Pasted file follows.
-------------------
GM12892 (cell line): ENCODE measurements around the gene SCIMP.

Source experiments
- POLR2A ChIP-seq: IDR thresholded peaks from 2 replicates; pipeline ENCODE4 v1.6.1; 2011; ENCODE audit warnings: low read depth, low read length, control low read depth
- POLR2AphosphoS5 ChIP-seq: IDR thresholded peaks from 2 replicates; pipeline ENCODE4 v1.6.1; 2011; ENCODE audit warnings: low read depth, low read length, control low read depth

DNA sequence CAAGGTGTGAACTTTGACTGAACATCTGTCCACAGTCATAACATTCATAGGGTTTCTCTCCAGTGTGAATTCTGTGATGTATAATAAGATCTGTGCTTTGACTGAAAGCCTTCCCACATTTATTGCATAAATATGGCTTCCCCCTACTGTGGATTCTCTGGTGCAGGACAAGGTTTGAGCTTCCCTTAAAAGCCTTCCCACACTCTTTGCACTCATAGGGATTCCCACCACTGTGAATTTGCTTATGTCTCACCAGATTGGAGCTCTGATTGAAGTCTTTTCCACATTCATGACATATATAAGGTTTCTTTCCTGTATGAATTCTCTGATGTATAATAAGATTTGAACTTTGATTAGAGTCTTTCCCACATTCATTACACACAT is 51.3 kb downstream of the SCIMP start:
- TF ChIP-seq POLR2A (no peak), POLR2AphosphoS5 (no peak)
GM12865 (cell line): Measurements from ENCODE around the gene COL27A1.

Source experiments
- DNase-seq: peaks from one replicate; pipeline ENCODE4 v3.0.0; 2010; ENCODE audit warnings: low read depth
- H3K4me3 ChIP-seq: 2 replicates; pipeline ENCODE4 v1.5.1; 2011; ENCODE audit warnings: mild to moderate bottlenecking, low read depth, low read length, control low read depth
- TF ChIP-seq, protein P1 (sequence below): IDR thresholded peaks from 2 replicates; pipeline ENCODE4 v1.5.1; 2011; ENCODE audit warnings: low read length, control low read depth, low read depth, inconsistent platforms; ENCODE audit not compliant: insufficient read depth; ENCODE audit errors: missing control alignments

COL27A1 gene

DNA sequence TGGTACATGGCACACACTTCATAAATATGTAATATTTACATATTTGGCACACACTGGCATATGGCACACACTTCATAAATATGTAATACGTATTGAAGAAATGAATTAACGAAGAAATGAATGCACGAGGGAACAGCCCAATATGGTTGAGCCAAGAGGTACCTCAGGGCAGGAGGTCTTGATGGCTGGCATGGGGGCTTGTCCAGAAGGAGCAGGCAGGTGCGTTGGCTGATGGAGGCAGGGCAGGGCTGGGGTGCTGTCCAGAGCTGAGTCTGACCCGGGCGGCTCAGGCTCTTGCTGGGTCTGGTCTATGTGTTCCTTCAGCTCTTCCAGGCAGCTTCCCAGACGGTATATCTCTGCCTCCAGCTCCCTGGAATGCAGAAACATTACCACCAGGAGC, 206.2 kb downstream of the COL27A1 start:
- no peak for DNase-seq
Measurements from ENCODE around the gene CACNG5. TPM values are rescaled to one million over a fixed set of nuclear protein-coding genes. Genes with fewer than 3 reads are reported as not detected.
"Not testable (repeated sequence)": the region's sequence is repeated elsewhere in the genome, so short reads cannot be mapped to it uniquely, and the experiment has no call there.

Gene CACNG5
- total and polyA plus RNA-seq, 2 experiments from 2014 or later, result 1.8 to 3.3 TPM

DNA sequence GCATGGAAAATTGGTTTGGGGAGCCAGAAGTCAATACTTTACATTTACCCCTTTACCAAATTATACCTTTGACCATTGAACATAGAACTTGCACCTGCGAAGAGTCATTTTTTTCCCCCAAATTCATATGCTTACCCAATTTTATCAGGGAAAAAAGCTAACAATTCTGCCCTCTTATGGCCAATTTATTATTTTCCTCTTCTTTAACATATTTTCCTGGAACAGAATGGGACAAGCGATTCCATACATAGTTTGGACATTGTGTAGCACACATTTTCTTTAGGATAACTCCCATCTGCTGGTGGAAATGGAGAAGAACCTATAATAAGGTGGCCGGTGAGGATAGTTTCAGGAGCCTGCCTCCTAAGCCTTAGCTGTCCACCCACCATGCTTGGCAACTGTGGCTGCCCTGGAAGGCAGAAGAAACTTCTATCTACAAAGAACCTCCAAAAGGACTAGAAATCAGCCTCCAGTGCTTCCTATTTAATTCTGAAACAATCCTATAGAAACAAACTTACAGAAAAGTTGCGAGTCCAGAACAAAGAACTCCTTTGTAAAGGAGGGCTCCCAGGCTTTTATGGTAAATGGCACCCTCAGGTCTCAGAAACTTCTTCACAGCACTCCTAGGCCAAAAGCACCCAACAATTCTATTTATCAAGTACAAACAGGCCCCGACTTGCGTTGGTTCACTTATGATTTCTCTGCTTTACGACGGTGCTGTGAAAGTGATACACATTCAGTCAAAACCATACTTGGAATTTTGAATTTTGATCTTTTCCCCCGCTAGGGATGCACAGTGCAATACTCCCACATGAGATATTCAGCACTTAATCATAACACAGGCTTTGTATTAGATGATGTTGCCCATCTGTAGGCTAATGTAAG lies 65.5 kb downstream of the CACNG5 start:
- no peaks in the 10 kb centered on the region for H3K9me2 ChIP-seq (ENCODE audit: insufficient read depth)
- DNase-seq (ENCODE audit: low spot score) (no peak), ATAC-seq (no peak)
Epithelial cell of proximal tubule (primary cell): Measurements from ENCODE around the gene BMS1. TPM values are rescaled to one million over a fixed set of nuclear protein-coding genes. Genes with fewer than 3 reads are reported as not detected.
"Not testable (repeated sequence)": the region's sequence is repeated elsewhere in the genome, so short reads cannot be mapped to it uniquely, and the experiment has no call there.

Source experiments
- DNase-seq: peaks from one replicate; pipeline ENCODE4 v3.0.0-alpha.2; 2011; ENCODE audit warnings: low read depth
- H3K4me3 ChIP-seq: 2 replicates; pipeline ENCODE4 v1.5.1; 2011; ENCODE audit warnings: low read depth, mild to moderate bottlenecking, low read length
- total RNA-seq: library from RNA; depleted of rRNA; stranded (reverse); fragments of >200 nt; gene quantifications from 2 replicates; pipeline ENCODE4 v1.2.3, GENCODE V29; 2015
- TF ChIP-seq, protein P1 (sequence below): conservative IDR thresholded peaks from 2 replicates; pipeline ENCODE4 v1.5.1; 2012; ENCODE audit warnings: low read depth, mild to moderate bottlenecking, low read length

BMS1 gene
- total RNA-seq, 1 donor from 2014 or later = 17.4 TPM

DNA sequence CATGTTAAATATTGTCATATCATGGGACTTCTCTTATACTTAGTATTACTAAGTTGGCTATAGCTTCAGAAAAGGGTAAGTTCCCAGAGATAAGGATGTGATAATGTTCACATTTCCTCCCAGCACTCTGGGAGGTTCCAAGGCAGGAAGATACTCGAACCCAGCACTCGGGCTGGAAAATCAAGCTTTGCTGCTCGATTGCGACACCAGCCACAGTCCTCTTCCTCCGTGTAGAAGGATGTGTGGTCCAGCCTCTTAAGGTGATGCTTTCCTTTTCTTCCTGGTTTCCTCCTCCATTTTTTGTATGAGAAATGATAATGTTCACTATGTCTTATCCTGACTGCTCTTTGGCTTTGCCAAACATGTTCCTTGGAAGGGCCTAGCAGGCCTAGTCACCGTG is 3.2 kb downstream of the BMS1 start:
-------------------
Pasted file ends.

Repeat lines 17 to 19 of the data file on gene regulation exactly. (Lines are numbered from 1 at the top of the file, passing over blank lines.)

Gene CACNG5
- total and polyA plus RNA-seq, 2 experiments from 2014 or later, result 1.8 to 3.3 TPM

DNA sequence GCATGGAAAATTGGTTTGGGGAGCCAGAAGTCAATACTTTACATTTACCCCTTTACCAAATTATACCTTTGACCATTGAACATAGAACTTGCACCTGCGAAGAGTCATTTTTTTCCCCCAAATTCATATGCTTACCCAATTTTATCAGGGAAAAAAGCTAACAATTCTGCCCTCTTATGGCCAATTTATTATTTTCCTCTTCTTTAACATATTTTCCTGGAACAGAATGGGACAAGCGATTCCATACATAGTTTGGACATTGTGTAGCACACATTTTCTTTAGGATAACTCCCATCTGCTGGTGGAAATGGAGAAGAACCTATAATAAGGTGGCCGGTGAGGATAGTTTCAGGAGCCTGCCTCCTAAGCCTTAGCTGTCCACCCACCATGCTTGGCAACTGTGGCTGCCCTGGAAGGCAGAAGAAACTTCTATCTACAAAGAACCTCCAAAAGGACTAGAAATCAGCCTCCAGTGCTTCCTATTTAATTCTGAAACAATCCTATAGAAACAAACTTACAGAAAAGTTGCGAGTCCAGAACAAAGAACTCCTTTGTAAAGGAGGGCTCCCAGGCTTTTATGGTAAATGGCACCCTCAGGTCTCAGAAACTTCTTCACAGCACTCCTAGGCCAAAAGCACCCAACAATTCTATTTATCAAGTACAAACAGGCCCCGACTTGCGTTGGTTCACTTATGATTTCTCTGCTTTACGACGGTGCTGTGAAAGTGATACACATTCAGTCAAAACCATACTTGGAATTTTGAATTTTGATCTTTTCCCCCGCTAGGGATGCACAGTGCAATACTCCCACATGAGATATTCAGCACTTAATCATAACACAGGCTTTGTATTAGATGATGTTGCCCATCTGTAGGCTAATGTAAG lies 65.5 kb downstream of the CACNG5 start: